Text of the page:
- It takes 3 exposures
- It automatically corrects the ghosting and does an excellent job of it!
- The HDR effect is very subtle.
- I’ve only tried it in a few situations, and I need to experiment more.
- I still generally prefer to do the HDR in software outside of the camera, where I have more control over the tonal range and final image.
- In comparison to the iPhone HDR, the NEX-7 generally does a better job.
- Sadly, the NEX-7 saves all these images as JPGs, so there is no way to get anything more out of a RAW file.
The NEXT camera – what I really want
What I really want is a full-frame mirrorless interchangeable lens system. I don’t even mind buying all new lenses. But we’re not here to talk about that… But, Sony, since I know you’re reading this, just file that away.
Thinking about Lenses…
People love the idea of re-using lenses from “old” cameras and systems, but I hope (and think) that is a tradition that will fall away like using old LPs on new record players. At some point, everything changes and you just buy new kinds of “songs” for new kinds of “devices”. Now you buy MP3s from Amazon to play on your phone. I mean, things just totally change over time, and I think the same kind of thing will happen with cameras and lenses. This is especially true when a new generation of cameras and lenses is very cheap, and you’re not looking to shell out a bunch of much money to create the kind of images you want, faster and better.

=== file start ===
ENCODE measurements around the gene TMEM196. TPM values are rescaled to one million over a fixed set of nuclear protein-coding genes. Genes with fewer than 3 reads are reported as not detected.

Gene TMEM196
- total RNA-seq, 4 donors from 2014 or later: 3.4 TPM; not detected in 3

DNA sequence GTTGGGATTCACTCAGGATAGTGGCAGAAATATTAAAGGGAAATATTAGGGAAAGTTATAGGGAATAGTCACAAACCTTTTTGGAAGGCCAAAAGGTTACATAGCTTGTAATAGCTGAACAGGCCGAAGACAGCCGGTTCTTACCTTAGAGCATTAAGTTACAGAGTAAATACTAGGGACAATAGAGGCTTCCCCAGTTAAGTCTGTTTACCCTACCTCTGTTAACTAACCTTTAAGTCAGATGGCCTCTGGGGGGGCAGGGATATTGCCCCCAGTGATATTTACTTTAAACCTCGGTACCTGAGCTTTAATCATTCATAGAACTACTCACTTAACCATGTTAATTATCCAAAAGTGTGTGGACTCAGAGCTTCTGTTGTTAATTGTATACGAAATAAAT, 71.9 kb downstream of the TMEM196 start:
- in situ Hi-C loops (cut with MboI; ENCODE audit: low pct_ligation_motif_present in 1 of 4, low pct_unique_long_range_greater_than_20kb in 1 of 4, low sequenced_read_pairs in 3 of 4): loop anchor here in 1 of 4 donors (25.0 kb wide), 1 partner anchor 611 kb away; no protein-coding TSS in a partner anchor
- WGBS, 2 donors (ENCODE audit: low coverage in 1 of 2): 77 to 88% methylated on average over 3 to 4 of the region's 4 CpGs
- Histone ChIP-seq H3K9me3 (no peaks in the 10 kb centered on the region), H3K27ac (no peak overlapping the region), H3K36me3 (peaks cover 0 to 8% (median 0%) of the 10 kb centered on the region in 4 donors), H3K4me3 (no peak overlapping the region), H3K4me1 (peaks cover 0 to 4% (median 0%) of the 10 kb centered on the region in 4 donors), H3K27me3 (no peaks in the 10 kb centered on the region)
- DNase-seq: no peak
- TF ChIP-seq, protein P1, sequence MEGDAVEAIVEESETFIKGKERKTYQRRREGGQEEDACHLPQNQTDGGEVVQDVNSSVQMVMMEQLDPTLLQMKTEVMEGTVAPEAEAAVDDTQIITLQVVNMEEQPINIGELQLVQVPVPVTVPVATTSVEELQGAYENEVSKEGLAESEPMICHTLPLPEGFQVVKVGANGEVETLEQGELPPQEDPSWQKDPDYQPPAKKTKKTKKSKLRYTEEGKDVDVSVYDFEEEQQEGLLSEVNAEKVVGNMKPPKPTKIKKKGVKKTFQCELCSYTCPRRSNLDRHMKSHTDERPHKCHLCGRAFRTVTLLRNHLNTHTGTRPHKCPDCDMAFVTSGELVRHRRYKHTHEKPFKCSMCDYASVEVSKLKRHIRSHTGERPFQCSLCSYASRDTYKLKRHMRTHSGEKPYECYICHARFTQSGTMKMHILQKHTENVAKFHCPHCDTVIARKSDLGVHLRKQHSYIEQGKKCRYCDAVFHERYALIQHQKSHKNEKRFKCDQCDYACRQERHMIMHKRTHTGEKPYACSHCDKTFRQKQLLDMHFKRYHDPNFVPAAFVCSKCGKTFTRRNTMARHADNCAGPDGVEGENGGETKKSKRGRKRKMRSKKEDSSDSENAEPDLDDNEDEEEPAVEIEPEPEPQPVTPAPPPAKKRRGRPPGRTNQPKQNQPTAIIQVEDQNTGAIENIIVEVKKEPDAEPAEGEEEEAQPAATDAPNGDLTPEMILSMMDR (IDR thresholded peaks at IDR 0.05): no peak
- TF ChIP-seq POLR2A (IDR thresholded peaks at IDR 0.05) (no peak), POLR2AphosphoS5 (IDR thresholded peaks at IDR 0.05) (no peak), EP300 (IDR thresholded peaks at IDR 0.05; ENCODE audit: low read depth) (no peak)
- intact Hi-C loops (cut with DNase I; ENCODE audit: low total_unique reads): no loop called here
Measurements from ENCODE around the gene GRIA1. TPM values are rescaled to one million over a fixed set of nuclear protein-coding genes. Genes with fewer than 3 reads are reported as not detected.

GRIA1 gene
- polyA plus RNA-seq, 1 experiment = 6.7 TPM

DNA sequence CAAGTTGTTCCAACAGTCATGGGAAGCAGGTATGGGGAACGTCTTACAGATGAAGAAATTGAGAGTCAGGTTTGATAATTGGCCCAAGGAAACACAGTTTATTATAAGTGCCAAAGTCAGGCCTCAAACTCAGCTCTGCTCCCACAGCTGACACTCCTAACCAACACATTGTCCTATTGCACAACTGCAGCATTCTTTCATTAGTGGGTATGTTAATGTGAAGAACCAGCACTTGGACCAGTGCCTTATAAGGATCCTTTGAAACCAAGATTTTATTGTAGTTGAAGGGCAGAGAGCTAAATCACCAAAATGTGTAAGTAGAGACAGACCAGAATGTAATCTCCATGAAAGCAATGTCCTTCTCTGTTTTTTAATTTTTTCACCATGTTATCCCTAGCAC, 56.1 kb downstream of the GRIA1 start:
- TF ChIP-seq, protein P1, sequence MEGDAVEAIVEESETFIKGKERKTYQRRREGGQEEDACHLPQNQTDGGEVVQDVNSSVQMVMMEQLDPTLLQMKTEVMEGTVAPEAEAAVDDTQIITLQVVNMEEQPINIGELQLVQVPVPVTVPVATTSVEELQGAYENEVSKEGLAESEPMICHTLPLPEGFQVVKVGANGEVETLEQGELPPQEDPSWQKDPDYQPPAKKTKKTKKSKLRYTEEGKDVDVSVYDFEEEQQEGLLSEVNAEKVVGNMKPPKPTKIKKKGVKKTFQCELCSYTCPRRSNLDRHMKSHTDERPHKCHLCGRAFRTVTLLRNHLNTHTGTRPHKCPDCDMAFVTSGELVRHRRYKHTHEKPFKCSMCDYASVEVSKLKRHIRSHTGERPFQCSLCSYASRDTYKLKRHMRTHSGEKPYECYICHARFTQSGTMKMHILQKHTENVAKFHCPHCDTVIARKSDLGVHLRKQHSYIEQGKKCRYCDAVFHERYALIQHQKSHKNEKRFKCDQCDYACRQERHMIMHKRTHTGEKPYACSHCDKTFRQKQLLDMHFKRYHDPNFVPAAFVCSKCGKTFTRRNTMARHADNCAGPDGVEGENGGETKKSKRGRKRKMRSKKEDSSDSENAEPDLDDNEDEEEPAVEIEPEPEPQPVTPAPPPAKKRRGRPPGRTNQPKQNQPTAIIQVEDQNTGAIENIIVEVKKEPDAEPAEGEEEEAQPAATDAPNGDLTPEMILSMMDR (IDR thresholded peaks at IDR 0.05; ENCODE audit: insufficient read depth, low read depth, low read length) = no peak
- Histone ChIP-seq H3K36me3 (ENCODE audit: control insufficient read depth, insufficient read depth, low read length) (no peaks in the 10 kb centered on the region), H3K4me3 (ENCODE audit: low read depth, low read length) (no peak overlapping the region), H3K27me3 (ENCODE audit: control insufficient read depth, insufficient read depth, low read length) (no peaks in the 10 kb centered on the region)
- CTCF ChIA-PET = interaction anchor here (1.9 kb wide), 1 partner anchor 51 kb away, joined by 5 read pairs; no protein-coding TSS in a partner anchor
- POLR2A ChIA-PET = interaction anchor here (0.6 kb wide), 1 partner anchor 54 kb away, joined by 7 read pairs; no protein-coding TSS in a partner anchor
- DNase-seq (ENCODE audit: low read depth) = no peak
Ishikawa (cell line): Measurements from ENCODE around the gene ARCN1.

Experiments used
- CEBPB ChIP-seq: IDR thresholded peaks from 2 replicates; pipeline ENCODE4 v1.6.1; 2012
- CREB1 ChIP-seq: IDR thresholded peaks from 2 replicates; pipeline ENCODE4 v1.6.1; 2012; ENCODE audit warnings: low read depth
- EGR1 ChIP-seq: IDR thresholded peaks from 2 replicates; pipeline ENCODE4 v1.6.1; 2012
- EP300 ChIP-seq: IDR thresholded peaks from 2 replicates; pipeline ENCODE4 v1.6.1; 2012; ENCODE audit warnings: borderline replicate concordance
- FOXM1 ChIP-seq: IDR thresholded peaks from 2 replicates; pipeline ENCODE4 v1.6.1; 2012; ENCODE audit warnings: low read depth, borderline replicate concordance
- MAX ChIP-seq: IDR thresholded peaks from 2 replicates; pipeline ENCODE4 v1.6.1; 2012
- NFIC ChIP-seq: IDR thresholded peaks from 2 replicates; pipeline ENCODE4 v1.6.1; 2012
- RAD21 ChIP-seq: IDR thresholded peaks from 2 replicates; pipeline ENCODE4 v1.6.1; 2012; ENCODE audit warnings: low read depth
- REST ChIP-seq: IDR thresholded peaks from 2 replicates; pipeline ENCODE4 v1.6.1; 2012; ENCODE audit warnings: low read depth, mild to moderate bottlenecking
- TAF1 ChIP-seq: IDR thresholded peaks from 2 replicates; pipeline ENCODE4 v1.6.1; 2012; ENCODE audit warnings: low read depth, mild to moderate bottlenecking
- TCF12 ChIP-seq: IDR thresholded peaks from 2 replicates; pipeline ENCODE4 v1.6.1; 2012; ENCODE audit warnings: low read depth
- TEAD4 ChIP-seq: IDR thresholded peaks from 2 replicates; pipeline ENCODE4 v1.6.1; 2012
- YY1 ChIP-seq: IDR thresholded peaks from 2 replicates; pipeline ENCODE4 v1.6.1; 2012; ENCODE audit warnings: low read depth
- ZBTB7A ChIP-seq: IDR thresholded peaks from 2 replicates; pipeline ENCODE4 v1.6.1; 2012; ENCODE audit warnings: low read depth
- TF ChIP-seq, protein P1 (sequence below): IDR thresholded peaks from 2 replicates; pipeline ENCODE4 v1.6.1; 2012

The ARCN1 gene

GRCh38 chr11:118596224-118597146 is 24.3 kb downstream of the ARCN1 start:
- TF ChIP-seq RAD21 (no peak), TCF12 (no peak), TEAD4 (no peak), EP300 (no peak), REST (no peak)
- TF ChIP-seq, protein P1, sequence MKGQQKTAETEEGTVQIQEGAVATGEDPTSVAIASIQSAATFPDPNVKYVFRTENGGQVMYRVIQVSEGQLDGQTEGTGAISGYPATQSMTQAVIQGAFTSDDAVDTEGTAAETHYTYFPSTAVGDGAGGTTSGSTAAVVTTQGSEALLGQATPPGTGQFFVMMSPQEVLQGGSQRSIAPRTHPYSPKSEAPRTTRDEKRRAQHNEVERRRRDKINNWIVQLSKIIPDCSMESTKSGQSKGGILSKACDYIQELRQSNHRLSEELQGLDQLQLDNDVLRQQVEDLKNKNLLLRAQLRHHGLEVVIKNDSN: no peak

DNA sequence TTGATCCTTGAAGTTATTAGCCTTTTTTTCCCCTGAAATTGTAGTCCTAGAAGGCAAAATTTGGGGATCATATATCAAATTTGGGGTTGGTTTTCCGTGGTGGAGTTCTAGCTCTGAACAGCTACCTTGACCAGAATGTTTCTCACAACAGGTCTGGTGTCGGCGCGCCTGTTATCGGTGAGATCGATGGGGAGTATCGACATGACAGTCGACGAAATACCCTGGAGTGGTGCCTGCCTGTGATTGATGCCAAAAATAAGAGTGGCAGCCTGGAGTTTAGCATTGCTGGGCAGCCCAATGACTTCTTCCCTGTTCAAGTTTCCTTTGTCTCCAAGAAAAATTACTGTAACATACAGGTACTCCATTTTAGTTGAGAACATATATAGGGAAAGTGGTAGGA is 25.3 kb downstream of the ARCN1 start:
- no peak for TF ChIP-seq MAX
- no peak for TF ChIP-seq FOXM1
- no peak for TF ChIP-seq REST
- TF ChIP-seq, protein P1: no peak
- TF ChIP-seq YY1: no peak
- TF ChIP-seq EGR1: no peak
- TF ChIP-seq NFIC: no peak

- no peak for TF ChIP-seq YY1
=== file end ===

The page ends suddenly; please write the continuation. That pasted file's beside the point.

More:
Should I get the NEX-6 or NEX-7?
This is a popular question I keep getting! I’ll try my best to answer. If you are doing mostly landscapes, architecture, etc — in other words, the kind of stuff I usually shoot — stick with the NEX-7. If you tend to do more portraits and handheld stuff, go for the NEX-6. The NEX-7 has more megapixels and is better suited for epic landscapes. The NEX-6 has better performance in low-light and is better at auto-focusing. Personally, I have both! I use the NEX-7 for my landscapes and carry the NEX-6 as a backup. Now, even though the NEX-6 is a backup, I still use it to take pictures of people, objects, and this sort of thing. It’s handy to have two cameras around for different kinds of shots for me.
Improvements to the NEX-7